Perception and Control for Fast and Agile Super-vehicles

Organizers: Varun Murali, Keith Lynn, Chelsea Sabo, Sertac Karaman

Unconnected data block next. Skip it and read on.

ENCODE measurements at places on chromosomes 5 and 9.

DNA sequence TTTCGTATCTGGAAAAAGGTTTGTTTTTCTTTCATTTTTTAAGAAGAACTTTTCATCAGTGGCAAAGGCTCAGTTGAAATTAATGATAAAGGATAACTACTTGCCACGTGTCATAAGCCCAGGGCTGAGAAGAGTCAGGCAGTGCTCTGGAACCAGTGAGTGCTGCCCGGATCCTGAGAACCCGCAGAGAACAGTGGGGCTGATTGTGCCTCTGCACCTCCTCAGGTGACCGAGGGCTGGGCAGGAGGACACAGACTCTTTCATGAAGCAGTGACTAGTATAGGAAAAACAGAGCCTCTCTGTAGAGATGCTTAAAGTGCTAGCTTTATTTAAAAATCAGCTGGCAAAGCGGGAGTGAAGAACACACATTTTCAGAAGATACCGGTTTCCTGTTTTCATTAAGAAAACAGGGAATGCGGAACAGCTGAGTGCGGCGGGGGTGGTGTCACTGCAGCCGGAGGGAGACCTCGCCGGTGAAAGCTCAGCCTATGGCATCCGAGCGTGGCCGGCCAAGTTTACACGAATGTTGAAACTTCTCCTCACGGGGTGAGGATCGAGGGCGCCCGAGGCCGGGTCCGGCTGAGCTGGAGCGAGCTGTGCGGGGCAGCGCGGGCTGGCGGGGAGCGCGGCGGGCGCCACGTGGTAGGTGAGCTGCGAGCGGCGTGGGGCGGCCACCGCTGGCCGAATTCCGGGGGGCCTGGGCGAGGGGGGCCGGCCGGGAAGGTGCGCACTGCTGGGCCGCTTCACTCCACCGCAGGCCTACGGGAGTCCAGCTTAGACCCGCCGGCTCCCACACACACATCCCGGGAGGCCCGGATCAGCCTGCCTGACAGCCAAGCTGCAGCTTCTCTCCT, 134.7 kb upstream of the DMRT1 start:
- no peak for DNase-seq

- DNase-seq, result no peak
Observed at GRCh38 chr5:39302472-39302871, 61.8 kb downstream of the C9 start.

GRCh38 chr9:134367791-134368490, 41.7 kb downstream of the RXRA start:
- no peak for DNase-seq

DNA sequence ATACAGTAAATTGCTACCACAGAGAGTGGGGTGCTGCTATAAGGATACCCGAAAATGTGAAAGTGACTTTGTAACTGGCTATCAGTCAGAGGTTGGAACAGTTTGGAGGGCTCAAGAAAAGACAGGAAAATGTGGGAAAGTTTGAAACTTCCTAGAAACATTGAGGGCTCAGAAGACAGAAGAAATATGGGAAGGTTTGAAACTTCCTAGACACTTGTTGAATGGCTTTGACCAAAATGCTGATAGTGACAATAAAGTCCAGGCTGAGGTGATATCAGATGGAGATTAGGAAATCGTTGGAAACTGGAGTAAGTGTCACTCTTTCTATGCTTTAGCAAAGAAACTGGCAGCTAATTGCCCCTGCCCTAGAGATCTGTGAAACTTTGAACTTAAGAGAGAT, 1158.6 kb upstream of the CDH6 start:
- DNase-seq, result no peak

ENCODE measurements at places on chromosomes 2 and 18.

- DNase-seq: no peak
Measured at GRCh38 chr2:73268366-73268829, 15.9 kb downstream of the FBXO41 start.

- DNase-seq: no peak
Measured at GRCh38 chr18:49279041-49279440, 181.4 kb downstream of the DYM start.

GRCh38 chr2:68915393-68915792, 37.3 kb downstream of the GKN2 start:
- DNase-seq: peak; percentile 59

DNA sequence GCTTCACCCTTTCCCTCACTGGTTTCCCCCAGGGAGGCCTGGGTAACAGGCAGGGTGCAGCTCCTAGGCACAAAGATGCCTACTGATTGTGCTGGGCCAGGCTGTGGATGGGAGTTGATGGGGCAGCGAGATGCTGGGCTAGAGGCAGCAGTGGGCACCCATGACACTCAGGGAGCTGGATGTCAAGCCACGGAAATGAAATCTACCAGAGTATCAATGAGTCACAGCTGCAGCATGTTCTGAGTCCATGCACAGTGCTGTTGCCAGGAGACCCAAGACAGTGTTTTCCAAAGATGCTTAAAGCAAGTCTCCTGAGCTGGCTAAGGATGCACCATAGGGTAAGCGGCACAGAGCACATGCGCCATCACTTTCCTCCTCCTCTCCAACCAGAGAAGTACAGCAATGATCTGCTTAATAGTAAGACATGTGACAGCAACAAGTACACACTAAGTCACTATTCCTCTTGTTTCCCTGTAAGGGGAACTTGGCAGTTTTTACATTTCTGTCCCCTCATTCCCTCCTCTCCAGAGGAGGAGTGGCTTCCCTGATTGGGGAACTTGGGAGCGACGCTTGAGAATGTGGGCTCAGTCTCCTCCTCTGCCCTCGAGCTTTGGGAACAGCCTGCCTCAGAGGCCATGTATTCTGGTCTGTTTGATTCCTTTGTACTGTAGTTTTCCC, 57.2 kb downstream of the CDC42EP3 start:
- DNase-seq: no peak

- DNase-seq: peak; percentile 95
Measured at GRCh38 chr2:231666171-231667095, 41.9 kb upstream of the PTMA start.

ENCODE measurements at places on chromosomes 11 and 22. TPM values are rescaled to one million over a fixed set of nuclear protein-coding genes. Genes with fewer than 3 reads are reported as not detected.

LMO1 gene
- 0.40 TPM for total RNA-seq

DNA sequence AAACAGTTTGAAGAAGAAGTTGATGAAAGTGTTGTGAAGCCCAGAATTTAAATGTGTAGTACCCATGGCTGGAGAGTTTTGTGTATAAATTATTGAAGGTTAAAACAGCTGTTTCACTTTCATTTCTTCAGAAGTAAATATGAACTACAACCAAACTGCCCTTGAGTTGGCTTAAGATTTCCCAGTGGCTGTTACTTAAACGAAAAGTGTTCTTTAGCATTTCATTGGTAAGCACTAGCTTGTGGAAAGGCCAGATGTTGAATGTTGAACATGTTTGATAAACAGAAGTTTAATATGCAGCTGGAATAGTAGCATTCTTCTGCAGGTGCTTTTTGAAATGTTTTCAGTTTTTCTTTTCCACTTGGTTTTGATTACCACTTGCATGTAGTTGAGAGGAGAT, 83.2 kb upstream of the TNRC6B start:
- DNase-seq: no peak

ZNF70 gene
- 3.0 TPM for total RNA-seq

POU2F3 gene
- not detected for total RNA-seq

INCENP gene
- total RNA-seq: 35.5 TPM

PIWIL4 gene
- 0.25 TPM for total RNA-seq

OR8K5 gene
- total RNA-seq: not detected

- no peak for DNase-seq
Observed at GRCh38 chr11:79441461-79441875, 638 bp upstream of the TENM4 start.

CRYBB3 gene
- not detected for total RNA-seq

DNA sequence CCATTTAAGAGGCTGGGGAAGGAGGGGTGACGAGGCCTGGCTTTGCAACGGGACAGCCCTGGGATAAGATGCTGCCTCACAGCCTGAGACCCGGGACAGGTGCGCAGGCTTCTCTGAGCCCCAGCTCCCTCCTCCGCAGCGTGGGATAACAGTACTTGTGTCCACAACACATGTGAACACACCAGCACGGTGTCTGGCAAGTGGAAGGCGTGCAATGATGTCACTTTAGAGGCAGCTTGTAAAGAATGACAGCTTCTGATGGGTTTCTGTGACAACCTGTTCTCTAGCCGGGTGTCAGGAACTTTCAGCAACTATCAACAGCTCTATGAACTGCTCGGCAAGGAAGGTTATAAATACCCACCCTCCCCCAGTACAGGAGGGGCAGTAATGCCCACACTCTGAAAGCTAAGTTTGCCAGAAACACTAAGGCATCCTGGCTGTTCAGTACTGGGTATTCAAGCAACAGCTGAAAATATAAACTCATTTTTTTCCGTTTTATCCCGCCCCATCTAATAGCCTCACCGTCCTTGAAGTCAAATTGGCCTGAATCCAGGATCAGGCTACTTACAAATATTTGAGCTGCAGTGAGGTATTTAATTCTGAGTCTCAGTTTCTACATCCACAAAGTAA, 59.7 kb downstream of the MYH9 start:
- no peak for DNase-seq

Remotely-piloted racing vehicles buzzing through complex racing courses have inspired many roboticists to build autonomy algorithms that can do the same. As advances in algorithmic perception and control for fast and agile robotic vehicles materialize, autonomous racing vehicles are quickly approaching the ability to defeat human remote pilots in head to head races. Most recently, Lockheed Martin, NVIDIA and the Drone Racing League (DRL) challenged the robotics community with the AlphaPilot program (, where contestants will design and implement the algorithms for fully-autonomous drone racing. These advances may ultimately lead to autonomous super-vehicles, i.e., next-generation autonomous robots that are capable of achieving super-human maneuvering and racing capabilities. The resulting algorithms may become invaluable components of high-throughput autonomy software, e.g., to maneuver cars out of traffic accidents. However, the development of these super-vehicles brings significant challenges. The purpose of this workshop is to identify, highlight and discuss possible solutions to the open research questions in high-throughput computing for autonomous racing vehicles. The goal of the workshop is to also identify gaps in current techniques addressing these problems, and open the conversation about real time onboard high throughput computing to address these technical gaps. Is end to end deep learning a viable option to solve these high speed interactions? What are the challenges for model based solutions? What can we model and what do we have to simulate? What are the gaps of transferring experiments from photorealistic exteroceptive sensor simulation ( to real world systems?